If people are in dire straits (health-wise) before starting treatment I can't see any logical reason why the treatment type and treatment dose that helps in the first few months must still be ideal a couple of years later as the person heals. It might be the same, or it might not.

  • Yes I definitely have that in mind, thank you

  • I had same problem with my legs and feet could hardly walk. Asked GP to try raising my synthroid even though TSH was in so called normal range. Well I told him I felt like crap why not raise dose. He actually listened. Leg cramps went away within a week. So surprised assist docs don't even acknowledge thyroid can cause that. I did test positive for neuropathy and I too thought only diabetics get it. He explained that if diabetes runs in your family you could have the gene that exposes you to neuropathy. Never knew that. Hope it helps and you feel better soon.

  • Just wondered, is synthoid T4 or T3? I have never heard of that make. Seems that with these problems we have to try and look after ourselves through trial and error.

  • Synthroid is t 4

  • Hi Twitchen. I have both myxodema (hypothyrodism) and CMT (peripheral neuropathy). I'm not sure if there is a connection. My father, from whom I inherited CMT1A, also has an underactive thyroid, but only developed that in his 70s, whereas I was diagnosed at 27, and the likelihood of an underactive thyroid increases with age.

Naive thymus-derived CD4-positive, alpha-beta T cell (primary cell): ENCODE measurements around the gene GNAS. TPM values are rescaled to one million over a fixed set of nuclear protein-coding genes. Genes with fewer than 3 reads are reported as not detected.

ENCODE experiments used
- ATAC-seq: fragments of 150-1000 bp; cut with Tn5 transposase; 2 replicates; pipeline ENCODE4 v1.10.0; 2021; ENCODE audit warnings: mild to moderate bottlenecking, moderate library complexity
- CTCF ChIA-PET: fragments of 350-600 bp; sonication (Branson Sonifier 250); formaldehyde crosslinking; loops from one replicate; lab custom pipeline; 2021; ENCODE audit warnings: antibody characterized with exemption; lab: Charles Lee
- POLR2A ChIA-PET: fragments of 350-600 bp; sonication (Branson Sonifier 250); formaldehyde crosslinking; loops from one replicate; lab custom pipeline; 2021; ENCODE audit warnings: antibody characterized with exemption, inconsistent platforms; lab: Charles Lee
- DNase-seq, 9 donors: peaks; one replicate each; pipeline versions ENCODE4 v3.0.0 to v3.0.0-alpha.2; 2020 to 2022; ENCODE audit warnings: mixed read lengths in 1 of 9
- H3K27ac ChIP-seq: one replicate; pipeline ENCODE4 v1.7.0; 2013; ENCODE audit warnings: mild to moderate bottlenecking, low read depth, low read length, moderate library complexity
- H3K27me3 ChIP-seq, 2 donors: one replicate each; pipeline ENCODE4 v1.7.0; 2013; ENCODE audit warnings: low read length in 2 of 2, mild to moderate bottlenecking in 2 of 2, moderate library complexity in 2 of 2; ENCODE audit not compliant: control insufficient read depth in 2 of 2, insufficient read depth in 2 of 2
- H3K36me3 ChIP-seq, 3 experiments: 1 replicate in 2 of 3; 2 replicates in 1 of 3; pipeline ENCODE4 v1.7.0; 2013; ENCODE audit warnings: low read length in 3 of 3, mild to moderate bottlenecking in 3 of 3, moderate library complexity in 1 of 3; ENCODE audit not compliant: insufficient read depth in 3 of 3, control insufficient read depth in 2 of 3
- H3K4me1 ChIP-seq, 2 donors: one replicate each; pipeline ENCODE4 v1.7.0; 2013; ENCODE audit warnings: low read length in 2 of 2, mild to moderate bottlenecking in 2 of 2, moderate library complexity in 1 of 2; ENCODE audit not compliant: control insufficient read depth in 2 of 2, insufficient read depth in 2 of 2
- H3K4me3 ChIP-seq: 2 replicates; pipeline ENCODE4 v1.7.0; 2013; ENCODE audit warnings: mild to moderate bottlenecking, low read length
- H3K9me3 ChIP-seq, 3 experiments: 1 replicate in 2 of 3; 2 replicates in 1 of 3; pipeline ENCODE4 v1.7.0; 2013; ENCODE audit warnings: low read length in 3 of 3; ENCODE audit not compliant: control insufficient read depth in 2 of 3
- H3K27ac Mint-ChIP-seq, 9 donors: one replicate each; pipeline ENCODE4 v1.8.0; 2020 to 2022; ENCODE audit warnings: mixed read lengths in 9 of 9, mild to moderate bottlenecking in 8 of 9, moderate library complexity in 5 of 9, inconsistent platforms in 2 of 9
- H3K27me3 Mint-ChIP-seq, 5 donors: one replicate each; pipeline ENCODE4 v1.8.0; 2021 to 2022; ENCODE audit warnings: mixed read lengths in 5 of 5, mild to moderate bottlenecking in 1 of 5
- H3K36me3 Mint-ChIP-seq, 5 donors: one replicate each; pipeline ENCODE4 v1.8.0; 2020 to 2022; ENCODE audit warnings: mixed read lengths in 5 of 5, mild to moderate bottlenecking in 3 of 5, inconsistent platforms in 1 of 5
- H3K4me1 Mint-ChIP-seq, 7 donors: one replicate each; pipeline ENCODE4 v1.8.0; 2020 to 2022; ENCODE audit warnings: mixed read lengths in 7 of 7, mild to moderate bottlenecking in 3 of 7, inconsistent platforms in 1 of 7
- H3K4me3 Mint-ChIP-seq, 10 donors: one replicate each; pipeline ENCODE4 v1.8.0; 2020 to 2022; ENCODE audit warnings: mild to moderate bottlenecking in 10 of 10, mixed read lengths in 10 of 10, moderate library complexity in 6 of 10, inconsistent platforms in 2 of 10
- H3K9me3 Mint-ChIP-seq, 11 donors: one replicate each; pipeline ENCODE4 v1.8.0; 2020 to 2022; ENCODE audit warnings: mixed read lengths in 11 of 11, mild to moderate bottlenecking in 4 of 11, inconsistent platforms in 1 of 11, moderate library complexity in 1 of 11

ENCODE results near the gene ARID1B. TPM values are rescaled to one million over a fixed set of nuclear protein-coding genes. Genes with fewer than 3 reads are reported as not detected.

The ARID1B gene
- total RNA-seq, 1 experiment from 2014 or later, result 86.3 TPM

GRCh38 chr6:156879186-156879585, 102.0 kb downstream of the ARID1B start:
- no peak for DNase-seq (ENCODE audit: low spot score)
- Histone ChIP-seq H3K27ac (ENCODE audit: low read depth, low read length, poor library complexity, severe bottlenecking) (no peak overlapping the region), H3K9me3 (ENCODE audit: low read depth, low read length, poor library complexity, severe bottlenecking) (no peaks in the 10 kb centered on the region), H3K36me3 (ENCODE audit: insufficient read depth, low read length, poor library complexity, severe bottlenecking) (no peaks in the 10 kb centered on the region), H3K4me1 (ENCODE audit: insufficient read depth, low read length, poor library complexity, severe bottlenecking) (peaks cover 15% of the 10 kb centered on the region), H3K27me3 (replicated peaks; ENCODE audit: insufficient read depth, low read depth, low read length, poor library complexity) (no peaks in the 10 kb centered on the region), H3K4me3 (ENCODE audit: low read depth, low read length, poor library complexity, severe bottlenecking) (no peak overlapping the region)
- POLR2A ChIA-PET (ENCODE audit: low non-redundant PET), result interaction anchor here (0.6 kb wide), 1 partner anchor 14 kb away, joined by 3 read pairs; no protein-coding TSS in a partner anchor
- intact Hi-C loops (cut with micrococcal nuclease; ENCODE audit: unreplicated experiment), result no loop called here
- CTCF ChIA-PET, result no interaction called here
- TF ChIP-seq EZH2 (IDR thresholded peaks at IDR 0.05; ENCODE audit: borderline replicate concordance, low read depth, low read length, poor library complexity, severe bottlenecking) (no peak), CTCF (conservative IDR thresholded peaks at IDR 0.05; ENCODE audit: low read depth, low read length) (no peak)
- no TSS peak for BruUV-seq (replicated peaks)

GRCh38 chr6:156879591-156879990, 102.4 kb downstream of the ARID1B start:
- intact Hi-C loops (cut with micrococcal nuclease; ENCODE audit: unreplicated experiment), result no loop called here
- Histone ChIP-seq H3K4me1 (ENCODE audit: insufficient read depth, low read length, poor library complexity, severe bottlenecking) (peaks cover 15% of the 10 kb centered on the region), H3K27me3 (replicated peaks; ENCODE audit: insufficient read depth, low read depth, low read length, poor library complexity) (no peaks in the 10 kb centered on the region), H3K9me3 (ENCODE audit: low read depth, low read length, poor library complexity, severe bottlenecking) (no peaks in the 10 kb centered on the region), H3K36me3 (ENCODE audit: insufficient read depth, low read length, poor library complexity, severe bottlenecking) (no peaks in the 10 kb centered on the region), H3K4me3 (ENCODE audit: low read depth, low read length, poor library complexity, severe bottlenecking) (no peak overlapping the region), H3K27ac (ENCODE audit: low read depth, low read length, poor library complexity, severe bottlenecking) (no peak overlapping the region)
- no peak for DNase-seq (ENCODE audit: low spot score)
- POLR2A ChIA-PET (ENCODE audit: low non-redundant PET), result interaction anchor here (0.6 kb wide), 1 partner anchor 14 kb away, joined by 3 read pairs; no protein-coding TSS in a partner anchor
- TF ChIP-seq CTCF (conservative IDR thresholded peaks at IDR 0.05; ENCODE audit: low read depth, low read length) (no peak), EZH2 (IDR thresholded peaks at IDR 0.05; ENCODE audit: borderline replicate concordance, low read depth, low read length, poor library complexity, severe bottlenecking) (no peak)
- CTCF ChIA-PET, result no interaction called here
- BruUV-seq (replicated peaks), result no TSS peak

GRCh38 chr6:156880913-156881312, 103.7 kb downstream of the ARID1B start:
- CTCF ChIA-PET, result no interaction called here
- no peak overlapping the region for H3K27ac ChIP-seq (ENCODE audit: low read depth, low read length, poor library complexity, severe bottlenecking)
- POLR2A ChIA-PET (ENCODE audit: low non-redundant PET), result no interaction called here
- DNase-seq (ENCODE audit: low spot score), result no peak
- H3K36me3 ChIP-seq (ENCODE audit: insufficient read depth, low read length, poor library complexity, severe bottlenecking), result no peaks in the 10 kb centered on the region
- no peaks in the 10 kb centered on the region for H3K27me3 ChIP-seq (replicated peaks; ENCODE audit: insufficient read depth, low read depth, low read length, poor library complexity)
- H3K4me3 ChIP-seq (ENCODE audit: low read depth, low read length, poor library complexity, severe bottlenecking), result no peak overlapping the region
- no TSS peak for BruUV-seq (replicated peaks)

• And my B12 levels are fine - never had a problem with that.

  • What does CMT stand for?

  • Charcot-Marie-Tooth - it's the names of the three doctors who discovered it, and is also known as peripheral neuropathy.

  • Low B12 definitely causes it. My dad had PA - undiagnosed and had it, so did I - both with OK blood sugar. Now my B12 is high, I don't have it any more. QED for me.

  • I was told to stop taking B12 supplements as my level was quite high, but presumably it can drop off again quite quickly, so I think I will start again - perhaps just a couple a week.

  • i have has his and get lots of peripheral neuropathy symptoms too... have had them for a few years...